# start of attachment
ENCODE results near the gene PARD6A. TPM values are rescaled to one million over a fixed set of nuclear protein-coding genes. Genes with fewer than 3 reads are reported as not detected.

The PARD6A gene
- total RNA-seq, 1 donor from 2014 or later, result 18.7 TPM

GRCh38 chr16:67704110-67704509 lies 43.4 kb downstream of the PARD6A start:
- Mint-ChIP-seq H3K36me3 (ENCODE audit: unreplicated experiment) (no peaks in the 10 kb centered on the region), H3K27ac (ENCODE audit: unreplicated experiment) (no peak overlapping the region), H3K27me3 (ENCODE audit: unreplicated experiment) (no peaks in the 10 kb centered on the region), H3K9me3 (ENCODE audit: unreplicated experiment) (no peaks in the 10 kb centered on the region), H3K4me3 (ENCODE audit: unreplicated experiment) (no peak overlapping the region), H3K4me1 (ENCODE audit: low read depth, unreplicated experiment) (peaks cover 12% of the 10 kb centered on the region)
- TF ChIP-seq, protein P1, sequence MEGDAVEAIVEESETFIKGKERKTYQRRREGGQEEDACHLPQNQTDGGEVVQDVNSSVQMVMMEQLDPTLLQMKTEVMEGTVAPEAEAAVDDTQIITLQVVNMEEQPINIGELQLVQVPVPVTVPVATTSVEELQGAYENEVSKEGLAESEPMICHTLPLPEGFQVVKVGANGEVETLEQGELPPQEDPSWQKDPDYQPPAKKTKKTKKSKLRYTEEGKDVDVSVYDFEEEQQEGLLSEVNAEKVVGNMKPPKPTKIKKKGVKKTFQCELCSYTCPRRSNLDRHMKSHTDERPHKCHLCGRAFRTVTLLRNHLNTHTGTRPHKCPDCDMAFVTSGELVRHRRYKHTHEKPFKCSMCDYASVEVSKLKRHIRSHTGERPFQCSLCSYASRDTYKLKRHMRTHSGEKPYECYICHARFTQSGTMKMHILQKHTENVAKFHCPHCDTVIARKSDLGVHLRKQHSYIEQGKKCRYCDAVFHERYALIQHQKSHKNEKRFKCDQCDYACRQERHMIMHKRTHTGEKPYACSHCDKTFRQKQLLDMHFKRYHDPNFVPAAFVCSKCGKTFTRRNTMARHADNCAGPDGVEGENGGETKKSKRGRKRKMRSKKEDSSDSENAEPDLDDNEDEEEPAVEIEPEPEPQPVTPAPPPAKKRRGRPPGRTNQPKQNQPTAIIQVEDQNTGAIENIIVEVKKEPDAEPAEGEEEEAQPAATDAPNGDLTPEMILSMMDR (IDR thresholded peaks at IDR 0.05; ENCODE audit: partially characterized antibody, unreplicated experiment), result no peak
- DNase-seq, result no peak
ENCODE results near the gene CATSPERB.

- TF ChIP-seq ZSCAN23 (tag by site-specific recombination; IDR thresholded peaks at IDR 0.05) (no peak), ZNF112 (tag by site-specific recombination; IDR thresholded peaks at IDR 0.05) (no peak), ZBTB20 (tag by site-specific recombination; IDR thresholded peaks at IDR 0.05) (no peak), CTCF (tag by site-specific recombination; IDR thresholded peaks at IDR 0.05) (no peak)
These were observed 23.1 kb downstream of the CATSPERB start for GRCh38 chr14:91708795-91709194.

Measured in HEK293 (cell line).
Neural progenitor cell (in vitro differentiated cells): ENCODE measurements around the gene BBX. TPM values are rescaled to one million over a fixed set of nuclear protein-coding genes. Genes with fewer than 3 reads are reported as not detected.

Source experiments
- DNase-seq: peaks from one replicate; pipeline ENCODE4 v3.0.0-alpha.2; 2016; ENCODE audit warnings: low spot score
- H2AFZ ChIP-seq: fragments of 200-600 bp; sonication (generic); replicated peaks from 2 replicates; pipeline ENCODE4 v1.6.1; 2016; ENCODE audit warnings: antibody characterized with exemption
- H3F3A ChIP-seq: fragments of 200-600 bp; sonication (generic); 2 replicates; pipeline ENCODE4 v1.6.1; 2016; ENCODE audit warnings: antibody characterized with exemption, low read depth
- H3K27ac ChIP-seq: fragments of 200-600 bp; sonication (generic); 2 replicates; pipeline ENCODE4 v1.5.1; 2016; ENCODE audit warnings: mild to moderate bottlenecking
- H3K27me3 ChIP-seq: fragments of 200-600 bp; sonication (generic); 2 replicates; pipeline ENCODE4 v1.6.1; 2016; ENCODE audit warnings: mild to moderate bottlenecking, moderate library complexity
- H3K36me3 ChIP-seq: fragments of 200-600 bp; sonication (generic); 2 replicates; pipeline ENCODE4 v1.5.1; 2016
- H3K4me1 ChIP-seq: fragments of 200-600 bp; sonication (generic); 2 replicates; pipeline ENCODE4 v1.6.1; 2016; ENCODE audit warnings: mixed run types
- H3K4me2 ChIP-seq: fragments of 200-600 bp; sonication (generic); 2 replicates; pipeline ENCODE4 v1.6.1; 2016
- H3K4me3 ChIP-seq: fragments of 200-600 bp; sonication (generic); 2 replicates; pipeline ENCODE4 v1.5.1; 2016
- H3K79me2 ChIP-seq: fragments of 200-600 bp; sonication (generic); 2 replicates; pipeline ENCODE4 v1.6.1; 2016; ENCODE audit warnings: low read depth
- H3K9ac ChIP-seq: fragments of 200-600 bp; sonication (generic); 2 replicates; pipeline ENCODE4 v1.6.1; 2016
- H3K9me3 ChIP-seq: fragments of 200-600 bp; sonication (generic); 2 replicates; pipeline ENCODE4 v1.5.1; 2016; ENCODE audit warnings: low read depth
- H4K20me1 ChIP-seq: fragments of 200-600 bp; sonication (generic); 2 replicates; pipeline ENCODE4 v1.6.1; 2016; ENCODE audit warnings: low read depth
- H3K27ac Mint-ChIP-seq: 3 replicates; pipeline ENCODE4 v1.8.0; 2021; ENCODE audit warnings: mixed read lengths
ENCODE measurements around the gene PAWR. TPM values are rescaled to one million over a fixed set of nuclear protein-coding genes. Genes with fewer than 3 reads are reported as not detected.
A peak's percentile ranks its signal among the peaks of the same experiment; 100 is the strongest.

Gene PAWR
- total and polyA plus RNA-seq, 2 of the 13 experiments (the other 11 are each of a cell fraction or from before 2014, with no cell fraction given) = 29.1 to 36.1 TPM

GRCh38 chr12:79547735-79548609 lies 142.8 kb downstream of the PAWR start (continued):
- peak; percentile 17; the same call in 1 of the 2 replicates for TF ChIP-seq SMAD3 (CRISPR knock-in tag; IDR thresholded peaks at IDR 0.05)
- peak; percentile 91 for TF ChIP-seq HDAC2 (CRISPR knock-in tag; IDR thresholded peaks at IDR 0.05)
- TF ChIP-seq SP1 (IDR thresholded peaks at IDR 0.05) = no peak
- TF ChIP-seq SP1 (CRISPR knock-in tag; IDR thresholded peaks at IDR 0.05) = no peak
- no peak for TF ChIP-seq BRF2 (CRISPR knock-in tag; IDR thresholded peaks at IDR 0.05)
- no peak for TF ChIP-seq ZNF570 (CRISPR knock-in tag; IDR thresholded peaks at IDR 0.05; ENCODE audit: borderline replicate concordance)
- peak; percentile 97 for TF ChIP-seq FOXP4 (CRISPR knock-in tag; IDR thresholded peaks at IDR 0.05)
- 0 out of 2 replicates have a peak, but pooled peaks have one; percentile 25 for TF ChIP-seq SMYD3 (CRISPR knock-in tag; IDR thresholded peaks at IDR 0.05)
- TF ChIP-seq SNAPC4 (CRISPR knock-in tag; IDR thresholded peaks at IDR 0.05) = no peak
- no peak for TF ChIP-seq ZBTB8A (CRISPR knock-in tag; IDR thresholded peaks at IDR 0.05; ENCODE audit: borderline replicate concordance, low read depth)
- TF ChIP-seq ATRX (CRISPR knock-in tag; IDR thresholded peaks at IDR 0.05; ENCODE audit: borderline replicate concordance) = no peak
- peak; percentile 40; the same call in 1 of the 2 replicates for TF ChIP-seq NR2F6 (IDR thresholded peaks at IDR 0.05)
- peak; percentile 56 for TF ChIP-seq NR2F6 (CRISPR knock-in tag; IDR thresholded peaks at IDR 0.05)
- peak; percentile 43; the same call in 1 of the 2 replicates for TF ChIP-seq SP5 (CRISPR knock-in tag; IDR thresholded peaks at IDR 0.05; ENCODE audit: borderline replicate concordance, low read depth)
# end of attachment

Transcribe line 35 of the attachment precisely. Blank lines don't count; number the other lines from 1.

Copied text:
- TF ChIP-seq SP1 (IDR thresholded peaks at IDR 0.05) = no peak